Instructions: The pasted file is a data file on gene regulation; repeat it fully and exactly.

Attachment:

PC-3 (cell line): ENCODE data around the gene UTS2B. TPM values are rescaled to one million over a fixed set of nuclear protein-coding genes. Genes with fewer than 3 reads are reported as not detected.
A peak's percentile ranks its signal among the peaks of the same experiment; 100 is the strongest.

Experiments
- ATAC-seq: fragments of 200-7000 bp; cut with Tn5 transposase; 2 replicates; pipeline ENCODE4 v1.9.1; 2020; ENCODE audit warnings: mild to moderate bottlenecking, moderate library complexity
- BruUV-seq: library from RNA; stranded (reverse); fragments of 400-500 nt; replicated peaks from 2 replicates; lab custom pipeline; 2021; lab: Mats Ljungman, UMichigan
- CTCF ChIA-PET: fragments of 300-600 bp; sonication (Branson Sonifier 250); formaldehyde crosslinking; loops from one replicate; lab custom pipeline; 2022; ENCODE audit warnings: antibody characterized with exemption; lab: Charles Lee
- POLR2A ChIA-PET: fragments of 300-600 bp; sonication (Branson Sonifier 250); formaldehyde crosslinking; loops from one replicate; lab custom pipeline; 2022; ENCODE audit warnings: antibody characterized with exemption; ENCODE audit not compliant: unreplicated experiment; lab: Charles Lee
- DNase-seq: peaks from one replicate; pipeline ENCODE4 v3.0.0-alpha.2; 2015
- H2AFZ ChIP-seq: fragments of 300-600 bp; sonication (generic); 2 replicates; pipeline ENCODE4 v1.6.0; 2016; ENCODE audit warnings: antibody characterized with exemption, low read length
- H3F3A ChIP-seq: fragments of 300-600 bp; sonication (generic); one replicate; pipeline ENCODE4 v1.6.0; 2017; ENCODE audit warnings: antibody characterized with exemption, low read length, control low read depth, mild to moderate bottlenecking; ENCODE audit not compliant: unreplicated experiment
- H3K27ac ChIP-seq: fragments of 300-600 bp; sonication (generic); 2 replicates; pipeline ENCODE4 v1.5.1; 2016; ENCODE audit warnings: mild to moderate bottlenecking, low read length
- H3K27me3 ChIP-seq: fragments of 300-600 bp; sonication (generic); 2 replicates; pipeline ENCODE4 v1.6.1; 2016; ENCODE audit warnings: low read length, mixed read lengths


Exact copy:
PC-3 (cell line): ENCODE data around the gene UTS2B. TPM values are rescaled to one million over a fixed set of nuclear protein-coding genes. Genes with fewer than 3 reads are reported as not detected.
A peak's percentile ranks its signal among the peaks of the same experiment; 100 is the strongest.

Experiments
- ATAC-seq: fragments of 200-7000 bp; cut with Tn5 transposase; 2 replicates; pipeline ENCODE4 v1.9.1; 2020; ENCODE audit warnings: mild to moderate bottlenecking, moderate library complexity
- BruUV-seq: library from RNA; stranded (reverse); fragments of 400-500 nt; replicated peaks from 2 replicates; lab custom pipeline; 2021; lab: Mats Ljungman, UMichigan
- CTCF ChIA-PET: fragments of 300-600 bp; sonication (Branson Sonifier 250); formaldehyde crosslinking; loops from one replicate; lab custom pipeline; 2022; ENCODE audit warnings: antibody characterized with exemption; lab: Charles Lee
- POLR2A ChIA-PET: fragments of 300-600 bp; sonication (Branson Sonifier 250); formaldehyde crosslinking; loops from one replicate; lab custom pipeline; 2022; ENCODE audit warnings: antibody characterized with exemption; ENCODE audit not compliant: unreplicated experiment; lab: Charles Lee
- DNase-seq: peaks from one replicate; pipeline ENCODE4 v3.0.0-alpha.2; 2015
- H2AFZ ChIP-seq: fragments of 300-600 bp; sonication (generic); 2 replicates; pipeline ENCODE4 v1.6.0; 2016; ENCODE audit warnings: antibody characterized with exemption, low read length
- H3F3A ChIP-seq: fragments of 300-600 bp; sonication (generic); one replicate; pipeline ENCODE4 v1.6.0; 2017; ENCODE audit warnings: antibody characterized with exemption, low read length, control low read depth, mild to moderate bottlenecking; ENCODE audit not compliant: unreplicated experiment
- H3K27ac ChIP-seq: fragments of 300-600 bp; sonication (generic); 2 replicates; pipeline ENCODE4 v1.5.1; 2016; ENCODE audit warnings: mild to moderate bottlenecking, low read length
- H3K27me3 ChIP-seq: fragments of 300-600 bp; sonication (generic); 2 replicates; pipeline ENCODE4 v1.6.1; 2016; ENCODE audit warnings: low read length, mixed read lengths